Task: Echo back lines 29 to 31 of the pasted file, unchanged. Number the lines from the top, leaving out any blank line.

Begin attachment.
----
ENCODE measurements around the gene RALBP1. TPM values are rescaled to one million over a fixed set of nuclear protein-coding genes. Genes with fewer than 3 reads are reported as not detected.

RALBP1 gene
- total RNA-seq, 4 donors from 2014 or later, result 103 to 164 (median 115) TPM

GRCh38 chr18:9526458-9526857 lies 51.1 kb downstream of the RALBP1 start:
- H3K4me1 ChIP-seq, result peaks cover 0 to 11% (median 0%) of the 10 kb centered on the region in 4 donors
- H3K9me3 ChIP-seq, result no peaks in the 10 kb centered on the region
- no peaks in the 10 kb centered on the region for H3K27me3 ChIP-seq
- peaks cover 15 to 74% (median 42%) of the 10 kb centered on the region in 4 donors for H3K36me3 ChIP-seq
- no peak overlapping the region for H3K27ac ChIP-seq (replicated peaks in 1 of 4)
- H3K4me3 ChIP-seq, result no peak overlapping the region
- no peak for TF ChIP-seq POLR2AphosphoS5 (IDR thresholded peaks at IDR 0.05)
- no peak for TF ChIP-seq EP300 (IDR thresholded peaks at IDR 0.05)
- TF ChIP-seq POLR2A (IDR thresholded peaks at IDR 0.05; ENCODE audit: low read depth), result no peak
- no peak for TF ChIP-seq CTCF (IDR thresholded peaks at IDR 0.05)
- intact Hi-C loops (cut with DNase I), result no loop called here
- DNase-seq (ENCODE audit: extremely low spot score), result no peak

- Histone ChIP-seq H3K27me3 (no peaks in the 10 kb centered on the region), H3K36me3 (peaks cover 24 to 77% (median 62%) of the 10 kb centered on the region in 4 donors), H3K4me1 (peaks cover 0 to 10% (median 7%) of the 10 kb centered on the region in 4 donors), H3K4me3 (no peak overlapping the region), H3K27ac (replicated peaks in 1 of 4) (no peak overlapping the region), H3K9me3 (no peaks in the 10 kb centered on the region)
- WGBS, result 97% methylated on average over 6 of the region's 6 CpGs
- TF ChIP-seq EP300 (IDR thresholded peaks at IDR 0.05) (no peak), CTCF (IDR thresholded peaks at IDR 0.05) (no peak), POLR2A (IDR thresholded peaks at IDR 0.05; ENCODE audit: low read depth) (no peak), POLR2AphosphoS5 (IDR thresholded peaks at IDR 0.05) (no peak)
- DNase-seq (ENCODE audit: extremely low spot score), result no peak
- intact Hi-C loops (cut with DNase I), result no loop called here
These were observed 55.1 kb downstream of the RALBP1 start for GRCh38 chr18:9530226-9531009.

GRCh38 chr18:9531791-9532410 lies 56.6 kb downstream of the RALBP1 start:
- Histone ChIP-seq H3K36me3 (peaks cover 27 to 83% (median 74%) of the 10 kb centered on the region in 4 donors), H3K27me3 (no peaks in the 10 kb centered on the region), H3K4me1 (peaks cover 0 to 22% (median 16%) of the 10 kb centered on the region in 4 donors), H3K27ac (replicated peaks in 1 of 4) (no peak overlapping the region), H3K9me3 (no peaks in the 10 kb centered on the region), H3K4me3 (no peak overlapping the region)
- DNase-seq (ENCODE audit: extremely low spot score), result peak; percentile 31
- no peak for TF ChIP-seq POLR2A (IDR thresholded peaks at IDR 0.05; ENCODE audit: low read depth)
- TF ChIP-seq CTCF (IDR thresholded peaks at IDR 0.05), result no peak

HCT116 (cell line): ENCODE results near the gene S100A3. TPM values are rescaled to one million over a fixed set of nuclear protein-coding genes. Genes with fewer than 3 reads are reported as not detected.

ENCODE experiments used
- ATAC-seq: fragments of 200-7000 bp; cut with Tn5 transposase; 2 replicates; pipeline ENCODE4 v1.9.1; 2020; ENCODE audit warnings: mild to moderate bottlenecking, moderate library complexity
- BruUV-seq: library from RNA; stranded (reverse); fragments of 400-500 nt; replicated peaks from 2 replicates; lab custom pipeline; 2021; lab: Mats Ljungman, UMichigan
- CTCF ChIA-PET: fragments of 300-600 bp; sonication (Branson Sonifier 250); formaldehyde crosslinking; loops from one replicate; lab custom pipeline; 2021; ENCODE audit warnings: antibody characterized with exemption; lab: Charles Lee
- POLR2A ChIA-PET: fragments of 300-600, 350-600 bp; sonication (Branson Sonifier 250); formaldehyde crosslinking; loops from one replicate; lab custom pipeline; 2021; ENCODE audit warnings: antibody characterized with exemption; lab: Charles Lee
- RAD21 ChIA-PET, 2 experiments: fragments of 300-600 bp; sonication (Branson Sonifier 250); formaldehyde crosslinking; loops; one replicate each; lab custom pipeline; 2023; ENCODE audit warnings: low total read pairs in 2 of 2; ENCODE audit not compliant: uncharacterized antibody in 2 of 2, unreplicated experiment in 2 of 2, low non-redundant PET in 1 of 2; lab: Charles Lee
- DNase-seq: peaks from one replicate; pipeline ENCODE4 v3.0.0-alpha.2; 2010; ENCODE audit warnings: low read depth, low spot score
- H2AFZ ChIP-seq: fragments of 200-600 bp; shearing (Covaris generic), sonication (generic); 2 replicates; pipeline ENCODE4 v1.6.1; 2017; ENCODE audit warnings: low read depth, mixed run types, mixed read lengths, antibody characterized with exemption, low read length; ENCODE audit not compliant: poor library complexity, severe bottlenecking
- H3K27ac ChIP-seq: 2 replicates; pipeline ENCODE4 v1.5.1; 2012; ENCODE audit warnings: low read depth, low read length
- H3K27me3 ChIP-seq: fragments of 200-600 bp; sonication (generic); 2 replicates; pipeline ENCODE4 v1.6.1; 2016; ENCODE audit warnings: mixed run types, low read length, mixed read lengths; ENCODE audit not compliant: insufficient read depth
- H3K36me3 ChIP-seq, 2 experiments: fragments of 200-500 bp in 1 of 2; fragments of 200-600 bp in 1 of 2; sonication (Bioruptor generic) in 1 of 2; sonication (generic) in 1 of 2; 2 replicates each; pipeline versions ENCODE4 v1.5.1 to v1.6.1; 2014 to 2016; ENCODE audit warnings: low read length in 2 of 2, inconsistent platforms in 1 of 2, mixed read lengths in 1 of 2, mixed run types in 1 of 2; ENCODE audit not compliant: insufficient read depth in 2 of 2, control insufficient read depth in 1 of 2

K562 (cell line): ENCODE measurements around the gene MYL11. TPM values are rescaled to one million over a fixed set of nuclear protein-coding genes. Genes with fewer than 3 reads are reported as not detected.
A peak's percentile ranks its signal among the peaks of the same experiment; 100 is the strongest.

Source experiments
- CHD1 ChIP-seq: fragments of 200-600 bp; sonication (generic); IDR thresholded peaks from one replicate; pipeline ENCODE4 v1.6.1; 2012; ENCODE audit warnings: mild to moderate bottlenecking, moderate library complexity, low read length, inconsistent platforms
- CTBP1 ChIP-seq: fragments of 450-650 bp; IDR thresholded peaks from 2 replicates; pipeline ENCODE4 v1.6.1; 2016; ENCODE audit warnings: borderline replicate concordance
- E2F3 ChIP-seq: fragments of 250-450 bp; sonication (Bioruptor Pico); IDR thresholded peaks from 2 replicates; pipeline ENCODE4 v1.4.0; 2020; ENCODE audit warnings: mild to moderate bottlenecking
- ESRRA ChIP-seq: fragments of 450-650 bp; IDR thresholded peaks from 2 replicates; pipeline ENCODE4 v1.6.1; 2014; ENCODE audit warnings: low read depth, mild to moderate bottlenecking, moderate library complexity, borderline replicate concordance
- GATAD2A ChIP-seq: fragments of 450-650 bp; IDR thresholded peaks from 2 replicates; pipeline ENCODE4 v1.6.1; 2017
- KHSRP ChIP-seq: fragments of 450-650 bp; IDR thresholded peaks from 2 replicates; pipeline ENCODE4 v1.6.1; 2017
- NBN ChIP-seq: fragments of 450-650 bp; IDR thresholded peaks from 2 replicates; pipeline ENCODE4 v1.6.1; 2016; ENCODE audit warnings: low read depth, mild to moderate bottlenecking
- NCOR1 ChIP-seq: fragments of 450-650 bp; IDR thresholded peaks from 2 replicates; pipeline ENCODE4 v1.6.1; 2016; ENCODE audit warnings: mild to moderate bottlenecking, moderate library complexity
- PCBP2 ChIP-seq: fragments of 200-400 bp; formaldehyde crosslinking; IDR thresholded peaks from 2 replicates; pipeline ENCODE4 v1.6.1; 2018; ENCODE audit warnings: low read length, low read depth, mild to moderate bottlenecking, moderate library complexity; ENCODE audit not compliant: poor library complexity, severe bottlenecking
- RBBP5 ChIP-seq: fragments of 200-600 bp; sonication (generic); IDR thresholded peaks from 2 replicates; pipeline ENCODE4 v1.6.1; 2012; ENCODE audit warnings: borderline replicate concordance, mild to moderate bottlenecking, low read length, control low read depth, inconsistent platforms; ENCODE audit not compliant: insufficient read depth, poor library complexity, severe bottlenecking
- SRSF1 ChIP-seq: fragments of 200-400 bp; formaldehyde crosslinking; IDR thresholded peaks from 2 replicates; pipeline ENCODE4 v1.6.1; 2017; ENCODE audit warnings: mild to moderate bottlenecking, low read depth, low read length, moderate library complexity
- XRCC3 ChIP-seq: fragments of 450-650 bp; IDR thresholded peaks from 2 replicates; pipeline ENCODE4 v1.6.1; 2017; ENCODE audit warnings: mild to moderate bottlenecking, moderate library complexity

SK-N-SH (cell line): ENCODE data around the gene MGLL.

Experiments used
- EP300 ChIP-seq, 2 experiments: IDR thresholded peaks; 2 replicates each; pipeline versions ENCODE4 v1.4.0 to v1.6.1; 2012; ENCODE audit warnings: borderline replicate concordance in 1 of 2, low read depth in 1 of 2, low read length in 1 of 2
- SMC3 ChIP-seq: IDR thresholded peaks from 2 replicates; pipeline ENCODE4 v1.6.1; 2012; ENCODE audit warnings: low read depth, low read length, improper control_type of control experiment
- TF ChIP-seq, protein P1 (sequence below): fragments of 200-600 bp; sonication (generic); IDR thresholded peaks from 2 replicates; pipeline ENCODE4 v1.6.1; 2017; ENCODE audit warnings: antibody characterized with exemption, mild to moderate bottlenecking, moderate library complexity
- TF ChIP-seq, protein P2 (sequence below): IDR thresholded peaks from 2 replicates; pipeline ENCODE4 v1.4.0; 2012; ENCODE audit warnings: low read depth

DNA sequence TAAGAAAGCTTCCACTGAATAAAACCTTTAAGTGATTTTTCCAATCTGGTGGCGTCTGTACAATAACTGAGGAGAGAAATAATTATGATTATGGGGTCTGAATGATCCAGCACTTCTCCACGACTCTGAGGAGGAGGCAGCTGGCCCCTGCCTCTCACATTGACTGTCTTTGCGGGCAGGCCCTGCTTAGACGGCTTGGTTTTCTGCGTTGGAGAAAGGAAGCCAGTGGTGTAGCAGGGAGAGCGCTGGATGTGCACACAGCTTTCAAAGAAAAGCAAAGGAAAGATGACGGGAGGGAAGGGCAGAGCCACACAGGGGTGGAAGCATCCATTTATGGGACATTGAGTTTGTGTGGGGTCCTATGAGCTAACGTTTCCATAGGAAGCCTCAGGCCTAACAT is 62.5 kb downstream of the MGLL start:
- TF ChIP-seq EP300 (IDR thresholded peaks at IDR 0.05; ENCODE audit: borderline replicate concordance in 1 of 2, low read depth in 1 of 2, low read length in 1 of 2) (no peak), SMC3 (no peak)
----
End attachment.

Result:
ENCODE experiments used
- ATAC-seq: fragments of 200-7000 bp; cut with Tn5 transposase; 2 replicates; pipeline ENCODE4 v1.9.1; 2020; ENCODE audit warnings: mild to moderate bottlenecking, moderate library complexity
- BruUV-seq: library from RNA; stranded (reverse); fragments of 400-500 nt; replicated peaks from 2 replicates; lab custom pipeline; 2021; lab: Mats Ljungman, UMichigan